One question that consistently comes up in social media discussions is the one about ROI on social media activities or lack thereof. Social media practitioners across companies seem to be struggling to justify their company’s investment in social media and many even question the value of doing social media.
Donald Bulmer, VP of Industry and Influencer Relations at SAP hit the nail right on the head at a panel discussion recently where he evangelized “purpose-driven” social media as the key to successful social engagement.
When planning a new marketing or customer engagement activity, the critical first step is to define the objective for that activity and tie to a desired business outcome. However, this critical step is missing in many social media activities and is often an after-thought.
Social media enthusiasts find it challenging to determine social media ROI is because there’s no clear purpose to their social media activity or the purpose is very fuzzy. Without a clear purpose, it’s challenging to gauge what resources will be needed for that social media activity and worst of all, it’s nearly impossible to measure if that activity generated any value.
On the other hand, social media activities that are touted as successful are tied to some specific business need. Two great examples are Ford with its Social Media PR strategy or Dell with the exclusive discounts (lead generation) via Twitter. Both these companies identified a specific need and used social media to solve that need and drive results.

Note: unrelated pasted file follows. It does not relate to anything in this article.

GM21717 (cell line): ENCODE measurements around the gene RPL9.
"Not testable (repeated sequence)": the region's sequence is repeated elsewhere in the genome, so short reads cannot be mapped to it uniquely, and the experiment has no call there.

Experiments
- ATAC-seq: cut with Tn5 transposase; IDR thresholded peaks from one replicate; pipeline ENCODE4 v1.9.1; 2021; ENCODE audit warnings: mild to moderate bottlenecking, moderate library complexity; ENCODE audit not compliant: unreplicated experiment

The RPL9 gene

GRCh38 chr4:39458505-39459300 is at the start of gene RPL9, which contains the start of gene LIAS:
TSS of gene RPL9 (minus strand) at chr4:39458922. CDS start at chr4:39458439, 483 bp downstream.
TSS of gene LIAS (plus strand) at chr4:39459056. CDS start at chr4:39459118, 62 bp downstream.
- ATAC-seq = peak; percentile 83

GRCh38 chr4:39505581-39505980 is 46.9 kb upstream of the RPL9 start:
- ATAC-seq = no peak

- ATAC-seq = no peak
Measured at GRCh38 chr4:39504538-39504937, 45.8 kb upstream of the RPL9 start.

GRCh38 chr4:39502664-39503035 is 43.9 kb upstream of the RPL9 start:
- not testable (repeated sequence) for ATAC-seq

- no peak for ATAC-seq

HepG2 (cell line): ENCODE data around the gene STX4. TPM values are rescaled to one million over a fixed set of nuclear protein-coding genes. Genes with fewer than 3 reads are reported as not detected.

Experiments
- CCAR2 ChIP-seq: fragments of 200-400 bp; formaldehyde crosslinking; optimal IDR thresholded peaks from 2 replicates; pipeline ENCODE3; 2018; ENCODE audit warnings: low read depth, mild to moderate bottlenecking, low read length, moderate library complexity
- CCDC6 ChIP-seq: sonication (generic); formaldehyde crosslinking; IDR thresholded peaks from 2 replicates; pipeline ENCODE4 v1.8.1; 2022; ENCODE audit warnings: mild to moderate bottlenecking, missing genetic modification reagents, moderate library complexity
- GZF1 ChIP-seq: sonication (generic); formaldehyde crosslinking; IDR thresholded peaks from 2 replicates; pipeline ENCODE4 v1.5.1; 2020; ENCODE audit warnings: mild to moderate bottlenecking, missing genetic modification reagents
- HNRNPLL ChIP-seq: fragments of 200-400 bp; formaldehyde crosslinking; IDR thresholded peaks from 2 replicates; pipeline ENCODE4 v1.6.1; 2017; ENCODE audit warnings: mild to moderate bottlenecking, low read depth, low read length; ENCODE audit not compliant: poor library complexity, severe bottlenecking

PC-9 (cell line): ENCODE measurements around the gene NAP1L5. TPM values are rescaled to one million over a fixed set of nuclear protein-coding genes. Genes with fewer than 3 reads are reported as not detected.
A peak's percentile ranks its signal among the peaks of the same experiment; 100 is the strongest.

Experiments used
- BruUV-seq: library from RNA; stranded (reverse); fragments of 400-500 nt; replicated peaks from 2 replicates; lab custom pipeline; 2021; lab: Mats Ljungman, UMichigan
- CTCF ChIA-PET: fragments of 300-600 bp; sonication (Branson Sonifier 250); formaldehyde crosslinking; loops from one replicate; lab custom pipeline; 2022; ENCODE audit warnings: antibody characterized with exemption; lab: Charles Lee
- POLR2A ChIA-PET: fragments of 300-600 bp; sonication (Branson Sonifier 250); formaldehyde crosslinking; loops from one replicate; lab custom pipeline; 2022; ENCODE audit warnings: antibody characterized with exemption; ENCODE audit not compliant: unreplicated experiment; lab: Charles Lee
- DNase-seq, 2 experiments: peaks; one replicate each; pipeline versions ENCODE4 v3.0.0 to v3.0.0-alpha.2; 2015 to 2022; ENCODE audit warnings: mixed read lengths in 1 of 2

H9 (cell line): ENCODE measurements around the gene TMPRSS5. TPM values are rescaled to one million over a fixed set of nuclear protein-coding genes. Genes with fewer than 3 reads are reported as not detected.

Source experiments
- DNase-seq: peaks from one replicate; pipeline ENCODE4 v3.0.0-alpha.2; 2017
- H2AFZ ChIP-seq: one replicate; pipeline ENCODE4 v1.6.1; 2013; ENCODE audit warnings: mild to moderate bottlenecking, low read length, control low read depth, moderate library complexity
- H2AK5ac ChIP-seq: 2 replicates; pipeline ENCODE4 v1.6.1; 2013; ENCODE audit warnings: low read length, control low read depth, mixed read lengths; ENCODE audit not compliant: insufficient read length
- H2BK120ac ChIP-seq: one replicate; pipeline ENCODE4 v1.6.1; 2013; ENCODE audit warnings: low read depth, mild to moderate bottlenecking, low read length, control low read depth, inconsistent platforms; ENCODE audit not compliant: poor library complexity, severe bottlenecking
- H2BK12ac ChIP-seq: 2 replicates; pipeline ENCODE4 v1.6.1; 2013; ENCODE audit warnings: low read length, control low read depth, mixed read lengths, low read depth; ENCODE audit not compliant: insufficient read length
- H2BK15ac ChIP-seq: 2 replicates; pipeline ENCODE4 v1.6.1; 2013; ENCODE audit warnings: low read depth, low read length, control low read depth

Many social media enthusiasts justify the lack of purpose or goal by saying that they don’t know what to expect since it’s a new media and they don’t want to be associated with failure. Unfortunately, failure comes with the territory when testing any new media or channel, and without a clear purpose, it’s tough to build support for social media within any organization especially to get executive buy in.
Moreover, it’s challenging to justify resources for social media within any company, if you can’t articulate the business need that will be solved by doing the said activity, which takes us back to the point that Bulmer made about “purpose-driven’ social media. The era of doing social media because it’s cool is coming to an end, it’s no longer acceptable to engage in social media just because “everyone else is doing it”.
Like any other media, social media practitioners will have to build a solid business case for their social media activity and demonstrate how it can be used to drive real business outcomes. Starting on the social media quest without any clear direction is a primary reason why social media practitioners find their projects floundering. As Yogi Berra once famously said, “You got to be careful if you don’t know where you’re going, because you might not get there.”